Title 2219. Dynamically-unreachable handlers
Status drafting Section 18.3 [except.handle]
Submitter 2016-01-04

Created on 2017-02-06.00:00:00 by admin, last changed by admin.

msg5922 (view) Date: 2018-04-11.00:00:00

Consider the following example:

  #include <cstdio>
  #include <cstdlib>

  void f() {
    struct X {
     ~X() {
    } x;
    throw 0;

  int main(int argc, char**) {
    try {
    } catch (int) {

According to the Standard, this should print unwound and exit. Current optimizing implementations call terminate(), because:

  • f() obviously never unwinds (all paths out of it call exit)

  • Therefore the catch(int) clause is unreachable

  • Therefore the catch(int) clause is removed

  • When countering the throw 0; statement, the search for a handler finds nothing, so terminate is called without unwinding the stack.

More abstractly, before calling terminate, we're required to check whether there is an active handler for an exception of type int, and in some sense there is not (because the handler in main is dynamically unreachable).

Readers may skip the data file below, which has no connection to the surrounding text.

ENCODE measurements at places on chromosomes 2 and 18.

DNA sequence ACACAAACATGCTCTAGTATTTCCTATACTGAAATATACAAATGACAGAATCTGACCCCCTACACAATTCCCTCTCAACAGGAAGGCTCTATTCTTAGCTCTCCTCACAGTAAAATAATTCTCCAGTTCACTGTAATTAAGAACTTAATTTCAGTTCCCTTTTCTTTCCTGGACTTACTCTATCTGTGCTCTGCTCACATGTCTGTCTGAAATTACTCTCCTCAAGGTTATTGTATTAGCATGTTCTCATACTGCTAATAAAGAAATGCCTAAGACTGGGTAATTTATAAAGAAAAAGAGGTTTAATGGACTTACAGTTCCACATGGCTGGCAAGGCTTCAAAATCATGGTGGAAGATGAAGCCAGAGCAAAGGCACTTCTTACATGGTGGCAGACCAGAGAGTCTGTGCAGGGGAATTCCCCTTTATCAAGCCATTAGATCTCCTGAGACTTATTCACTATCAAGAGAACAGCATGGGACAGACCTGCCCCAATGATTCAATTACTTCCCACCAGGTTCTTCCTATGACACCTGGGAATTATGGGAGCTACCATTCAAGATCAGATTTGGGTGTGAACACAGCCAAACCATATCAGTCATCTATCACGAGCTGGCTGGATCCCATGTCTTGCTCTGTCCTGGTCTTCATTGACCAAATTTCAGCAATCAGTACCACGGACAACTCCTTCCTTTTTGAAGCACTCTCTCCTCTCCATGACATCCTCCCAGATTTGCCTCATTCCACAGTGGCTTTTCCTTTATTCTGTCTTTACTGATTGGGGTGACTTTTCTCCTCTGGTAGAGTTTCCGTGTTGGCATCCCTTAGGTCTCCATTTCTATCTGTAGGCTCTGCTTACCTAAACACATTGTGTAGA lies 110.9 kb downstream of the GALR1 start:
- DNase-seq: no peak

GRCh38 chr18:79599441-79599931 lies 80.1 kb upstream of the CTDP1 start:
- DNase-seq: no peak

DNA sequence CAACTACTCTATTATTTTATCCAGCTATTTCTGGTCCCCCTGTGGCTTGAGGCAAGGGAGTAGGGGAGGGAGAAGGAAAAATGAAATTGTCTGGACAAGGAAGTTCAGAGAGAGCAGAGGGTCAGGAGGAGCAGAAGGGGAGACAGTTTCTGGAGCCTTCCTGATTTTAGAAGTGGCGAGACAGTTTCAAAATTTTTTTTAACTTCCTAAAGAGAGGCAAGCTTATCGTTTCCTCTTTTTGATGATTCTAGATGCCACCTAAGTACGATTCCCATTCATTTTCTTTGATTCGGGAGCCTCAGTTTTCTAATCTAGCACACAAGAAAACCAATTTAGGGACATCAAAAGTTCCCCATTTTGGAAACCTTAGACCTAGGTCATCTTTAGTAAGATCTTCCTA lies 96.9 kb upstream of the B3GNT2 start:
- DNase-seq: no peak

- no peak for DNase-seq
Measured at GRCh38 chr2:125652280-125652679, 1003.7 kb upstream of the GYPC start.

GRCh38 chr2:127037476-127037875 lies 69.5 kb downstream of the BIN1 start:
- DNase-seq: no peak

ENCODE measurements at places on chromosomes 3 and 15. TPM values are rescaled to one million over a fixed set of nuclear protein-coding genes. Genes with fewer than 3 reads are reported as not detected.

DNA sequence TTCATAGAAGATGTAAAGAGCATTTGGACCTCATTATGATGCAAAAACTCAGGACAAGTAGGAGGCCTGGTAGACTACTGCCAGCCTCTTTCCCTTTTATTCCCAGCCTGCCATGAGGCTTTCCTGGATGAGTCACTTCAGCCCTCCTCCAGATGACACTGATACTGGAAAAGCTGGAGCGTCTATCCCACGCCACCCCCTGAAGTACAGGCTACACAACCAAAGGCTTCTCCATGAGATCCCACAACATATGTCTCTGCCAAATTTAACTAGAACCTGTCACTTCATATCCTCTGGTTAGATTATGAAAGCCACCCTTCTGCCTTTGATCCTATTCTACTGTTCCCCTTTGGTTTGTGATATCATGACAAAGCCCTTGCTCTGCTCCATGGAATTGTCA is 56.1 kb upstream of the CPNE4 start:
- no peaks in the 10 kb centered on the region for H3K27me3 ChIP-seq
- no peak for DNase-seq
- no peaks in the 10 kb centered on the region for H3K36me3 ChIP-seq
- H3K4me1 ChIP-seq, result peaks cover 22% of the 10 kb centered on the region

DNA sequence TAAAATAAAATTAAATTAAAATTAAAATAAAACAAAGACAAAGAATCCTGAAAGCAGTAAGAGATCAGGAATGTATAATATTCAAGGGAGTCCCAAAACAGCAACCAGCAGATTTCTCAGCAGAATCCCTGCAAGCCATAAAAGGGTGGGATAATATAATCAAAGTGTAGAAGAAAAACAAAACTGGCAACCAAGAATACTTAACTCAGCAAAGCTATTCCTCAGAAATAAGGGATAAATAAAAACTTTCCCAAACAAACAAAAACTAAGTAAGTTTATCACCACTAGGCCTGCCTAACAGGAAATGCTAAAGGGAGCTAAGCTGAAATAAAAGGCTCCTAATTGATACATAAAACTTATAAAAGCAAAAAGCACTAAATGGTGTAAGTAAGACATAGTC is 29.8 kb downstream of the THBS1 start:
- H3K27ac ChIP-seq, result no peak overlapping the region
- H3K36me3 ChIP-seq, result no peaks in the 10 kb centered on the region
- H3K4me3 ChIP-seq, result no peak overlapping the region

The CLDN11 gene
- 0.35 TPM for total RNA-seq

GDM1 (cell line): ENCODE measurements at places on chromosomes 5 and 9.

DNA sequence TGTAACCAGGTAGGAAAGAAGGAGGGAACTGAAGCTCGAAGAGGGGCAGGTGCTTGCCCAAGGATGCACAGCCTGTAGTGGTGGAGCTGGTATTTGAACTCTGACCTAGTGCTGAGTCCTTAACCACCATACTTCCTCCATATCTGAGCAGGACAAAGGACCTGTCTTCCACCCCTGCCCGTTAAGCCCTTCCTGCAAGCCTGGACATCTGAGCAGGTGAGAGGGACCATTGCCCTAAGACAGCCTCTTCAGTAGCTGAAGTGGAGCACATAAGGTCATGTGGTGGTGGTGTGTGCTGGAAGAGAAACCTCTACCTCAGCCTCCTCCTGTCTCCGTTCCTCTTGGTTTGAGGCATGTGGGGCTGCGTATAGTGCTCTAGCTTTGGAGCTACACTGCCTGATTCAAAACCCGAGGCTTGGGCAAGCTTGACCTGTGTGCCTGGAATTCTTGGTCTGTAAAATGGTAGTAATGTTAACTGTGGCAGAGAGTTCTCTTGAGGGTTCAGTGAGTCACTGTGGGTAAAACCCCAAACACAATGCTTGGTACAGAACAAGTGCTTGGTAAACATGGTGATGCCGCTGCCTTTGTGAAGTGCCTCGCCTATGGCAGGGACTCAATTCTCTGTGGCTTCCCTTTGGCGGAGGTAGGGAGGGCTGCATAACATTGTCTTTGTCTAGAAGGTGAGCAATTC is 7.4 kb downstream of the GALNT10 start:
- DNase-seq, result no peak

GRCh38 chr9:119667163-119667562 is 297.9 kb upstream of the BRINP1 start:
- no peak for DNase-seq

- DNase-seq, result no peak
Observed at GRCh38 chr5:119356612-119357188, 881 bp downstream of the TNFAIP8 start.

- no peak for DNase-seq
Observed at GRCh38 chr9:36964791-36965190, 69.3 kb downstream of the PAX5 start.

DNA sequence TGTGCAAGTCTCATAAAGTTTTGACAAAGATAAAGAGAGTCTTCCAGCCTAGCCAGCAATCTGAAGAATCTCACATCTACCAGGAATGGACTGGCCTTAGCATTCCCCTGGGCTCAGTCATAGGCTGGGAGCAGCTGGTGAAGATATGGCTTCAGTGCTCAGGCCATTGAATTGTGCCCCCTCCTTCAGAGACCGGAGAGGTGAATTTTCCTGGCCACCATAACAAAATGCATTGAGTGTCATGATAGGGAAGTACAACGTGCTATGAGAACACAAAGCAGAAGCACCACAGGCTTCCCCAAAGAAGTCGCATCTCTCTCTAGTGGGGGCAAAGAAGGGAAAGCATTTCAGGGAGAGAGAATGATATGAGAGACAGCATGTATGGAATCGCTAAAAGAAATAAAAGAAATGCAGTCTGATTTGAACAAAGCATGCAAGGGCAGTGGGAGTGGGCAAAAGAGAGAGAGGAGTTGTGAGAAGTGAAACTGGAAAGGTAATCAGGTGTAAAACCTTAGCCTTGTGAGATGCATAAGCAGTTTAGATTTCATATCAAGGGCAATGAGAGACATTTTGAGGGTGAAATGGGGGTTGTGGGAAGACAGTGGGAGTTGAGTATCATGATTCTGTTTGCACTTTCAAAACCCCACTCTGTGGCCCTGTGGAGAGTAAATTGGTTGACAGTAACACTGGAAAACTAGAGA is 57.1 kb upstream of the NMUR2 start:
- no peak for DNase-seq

There seem to be three possible solutions:

  1. Change the standard to say that terminate() is a valid response to this situation [this seems problematic, as any non-returning destructor now risks program termination, but is in fact the status quo on multiple implementations and does not seem to have resulted in any bug reports]

  2. Always fully unwind before calling terminate() [this significantly harms debugability of exceptions]

  3. Teach the compilers to not optimize out unreachable exception handlers [for some implementations, this is “remove, redesign and reimplement middle-end support for EH”-level difficult, and harms the ability to optimize code involving catch handlers]

Date User Action Args
2018-04-11 00:00:00adminsetstatus: open -> drafting
2018-02-27 00:00:00adminsetsection: 15.3 [except.handle] -> 18.3 [except.handle]
2017-02-06 00:00:00admincreate